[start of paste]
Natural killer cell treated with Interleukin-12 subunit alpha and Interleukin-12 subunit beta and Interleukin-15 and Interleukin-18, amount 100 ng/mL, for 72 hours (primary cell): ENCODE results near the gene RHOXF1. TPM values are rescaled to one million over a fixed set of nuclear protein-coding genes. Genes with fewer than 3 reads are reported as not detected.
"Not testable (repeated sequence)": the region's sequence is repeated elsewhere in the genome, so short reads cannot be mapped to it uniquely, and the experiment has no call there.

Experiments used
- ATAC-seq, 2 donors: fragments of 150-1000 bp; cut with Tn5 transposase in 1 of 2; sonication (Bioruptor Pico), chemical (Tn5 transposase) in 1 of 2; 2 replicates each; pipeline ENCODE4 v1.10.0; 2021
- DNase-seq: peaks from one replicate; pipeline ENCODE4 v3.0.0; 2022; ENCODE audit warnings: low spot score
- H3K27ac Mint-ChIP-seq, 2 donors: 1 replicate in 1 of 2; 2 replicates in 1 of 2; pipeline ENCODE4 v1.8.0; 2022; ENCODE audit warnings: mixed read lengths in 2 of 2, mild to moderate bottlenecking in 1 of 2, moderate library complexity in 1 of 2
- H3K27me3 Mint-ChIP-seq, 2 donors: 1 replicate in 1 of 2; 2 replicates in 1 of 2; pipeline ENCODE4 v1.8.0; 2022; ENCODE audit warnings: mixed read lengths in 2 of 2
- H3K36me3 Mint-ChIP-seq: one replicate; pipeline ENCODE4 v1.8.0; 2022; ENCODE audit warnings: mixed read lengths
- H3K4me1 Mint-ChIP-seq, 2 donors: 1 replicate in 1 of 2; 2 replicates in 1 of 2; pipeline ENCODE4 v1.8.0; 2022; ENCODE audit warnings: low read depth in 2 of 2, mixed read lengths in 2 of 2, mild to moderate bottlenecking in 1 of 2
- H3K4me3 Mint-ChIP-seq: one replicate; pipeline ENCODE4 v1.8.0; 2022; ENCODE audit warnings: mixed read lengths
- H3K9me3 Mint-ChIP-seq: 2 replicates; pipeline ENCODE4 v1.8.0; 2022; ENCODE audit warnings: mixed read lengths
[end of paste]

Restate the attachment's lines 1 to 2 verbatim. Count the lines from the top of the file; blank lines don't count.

Natural killer cell treated with Interleukin-12 subunit alpha and Interleukin-12 subunit beta and Interleukin-15 and Interleukin-18, amount 100 ng/mL, for 72 hours (primary cell): ENCODE results near the gene RHOXF1. TPM values are rescaled to one million over a fixed set of nuclear protein-coding genes. Genes with fewer than 3 reads are reported as not detected.
"Not testable (repeated sequence)": the region's sequence is repeated elsewhere in the genome, so short reads cannot be mapped to it uniquely, and the experiment has no call there.